On Paul Volcker
A dozen years after anyone in the United States last got worked up about inflation, it’s hard to remind people what it is that made Paul Volcker so important. The best I can do is repeat an anecdote reported by William Silber in his 2012 biography of Volcker. The Fed chairman was on a fly fishing trip in Montana in 1982 when he stopped at a restaurant off in the woods, the parking lot filled with motorcycles and pick-up trucks. Three large men stood up at nearby tables and approached Volcker. One pulled a ten-dollar bill from his pocket, extended it towards Volcker, and said, “Excuse me, sir, but I was wondering whether you could sign this…considering that it’s still worth something only because of you.”
That anecdote captures much about those times. Prices were rising at double-digit rates: consumer prices in the United States more than doubled during the 1970s, spreading panic as inflation destroyed the value of retirees’ savings, ate away at wage increases, and made car loans unaffordable. I recall a real estate agent telling me that houses would sell only if the seller provided financing — indeed, that’s how I bought my first home. And this wasn’t merely an economic matter. Serious people had serious concerns that inflation was destabilizing society. Talk of hyperinflation was not unusual.
As I relate in An Extraordinary Time, central bankers, not least Volcker’s predecessors as Federal Reserve chairman, believed there wasn’t much to be done about it. Arthur Burns, Fed chairman from 1970 to 1978, went so far as to say in 1978 that inflation had nothing to do with the central bank. Many economic experts of the day shared that view, losing sleep over whether the country faced “cost-push” inflation or “demand-pull” inflation or monetary inflation or some other variety. “Jawboning” — attempting to talk inflation down — was a favorite remedy, along with price controls, credit controls, and other measures premised on the hope that the government could simply order inflation to stop. The record of success was abysmal.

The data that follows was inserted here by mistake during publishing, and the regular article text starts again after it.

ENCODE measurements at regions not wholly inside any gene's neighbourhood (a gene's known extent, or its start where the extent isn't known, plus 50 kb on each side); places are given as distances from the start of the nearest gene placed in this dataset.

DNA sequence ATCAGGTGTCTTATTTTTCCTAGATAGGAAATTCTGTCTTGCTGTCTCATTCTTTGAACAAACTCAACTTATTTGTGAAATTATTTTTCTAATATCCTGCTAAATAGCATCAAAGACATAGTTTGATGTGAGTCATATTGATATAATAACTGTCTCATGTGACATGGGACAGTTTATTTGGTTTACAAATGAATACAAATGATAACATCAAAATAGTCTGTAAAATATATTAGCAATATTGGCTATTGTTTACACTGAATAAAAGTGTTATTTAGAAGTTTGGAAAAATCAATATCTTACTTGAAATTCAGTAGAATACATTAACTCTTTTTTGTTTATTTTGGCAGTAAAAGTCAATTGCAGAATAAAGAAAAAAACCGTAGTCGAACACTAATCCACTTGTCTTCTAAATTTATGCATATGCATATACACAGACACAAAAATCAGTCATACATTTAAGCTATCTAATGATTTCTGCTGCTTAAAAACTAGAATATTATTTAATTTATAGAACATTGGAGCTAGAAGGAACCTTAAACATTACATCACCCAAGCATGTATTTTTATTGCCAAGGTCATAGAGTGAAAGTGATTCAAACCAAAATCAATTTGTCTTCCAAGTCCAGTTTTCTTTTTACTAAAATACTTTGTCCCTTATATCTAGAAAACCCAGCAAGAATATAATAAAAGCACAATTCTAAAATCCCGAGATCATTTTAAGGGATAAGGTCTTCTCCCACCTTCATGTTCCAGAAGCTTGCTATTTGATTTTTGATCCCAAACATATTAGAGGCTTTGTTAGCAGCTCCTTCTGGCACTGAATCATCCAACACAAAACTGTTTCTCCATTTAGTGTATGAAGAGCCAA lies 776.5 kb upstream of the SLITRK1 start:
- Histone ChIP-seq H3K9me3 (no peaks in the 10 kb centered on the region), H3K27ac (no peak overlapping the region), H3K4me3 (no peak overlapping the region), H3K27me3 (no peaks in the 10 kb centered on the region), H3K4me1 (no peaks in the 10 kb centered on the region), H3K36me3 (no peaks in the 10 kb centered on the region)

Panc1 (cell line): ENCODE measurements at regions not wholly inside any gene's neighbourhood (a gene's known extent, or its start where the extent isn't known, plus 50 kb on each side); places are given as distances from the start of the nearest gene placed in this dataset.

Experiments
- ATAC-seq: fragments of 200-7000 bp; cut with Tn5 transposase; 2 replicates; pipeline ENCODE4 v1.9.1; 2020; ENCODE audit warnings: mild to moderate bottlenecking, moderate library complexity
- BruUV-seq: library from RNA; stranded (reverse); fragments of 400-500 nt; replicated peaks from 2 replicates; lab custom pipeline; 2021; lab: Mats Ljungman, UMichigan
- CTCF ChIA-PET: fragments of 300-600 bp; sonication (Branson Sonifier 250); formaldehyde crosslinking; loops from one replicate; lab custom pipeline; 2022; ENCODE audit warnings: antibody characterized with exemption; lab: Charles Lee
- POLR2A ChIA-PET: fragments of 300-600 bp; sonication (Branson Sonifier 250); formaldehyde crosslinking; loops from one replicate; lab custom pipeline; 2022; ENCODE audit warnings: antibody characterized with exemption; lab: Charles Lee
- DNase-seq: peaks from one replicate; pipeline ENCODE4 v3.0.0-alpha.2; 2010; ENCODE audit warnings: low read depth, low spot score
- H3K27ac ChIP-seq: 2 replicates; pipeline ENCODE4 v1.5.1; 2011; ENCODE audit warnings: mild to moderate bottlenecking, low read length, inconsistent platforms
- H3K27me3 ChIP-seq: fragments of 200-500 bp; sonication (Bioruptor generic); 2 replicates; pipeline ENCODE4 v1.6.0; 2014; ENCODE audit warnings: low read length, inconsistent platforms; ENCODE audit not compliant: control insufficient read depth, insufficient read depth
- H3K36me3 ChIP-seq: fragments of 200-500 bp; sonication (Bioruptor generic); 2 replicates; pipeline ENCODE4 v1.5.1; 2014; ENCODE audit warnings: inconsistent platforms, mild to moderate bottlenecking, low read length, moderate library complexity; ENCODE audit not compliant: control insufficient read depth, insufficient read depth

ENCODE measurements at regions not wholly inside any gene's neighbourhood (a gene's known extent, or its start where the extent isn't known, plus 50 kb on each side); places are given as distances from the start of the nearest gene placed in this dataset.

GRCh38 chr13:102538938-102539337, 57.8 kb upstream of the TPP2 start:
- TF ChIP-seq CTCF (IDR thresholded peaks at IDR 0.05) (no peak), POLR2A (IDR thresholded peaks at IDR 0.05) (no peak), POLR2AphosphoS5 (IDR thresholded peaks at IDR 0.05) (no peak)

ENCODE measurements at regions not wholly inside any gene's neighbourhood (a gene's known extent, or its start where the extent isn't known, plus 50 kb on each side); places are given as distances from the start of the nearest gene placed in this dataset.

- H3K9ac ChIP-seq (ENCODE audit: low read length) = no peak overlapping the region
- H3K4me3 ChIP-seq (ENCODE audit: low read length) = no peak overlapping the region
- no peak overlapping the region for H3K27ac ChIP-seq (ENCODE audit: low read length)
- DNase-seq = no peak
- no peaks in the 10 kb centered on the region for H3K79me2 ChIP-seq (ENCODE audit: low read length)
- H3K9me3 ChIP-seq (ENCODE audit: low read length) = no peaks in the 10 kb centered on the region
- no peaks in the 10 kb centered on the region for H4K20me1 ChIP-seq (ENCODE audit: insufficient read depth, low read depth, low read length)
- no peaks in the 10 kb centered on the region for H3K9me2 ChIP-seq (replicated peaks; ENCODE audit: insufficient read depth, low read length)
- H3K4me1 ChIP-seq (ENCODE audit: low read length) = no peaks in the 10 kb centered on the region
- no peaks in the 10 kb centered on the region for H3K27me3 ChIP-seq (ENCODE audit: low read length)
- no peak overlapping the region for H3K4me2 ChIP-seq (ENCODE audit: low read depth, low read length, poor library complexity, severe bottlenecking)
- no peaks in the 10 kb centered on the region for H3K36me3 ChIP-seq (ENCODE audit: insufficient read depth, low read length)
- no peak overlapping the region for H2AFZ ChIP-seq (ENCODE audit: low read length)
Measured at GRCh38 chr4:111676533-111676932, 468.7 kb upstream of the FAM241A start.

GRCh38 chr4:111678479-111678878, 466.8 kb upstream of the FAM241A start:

When Volcker was first suggested to Jimmy Carter as a potential Fed chairman in 1979, Carter’s response was, “Who’s Paul Volcker?” In their first meeting, Volcker made clear that if he took the job, he would act against inflation. Carter, alarmed at an inflation rate headed towards 13 percent, nominated him anyhow. Volcker was true to his word. Carefully navigating the politics, he pushed interest rates sky high. Businesses closed. Auto sales collapsed. The housing market died in the deepest recession since World War II, as millions of people lost their jobs.
The price was high, but inflation broke. Only once since 1982 have consumer prices increased more than 5 percent in a single year. Mortgage interest rates of four percent — unimaginable back then — seem normal. Prices don’t seem higher every time we go to the store. Americans plan their lives without assuming that rampant inflation will destroy their dreams. Those too young to have lived through the 1970s do not realize what a luxury that assumption is.
Paul Volcker did much else before he died on December 8. We owe him an enormous debt of gratitude.Tags: 1970s, inflation, Paul Volcker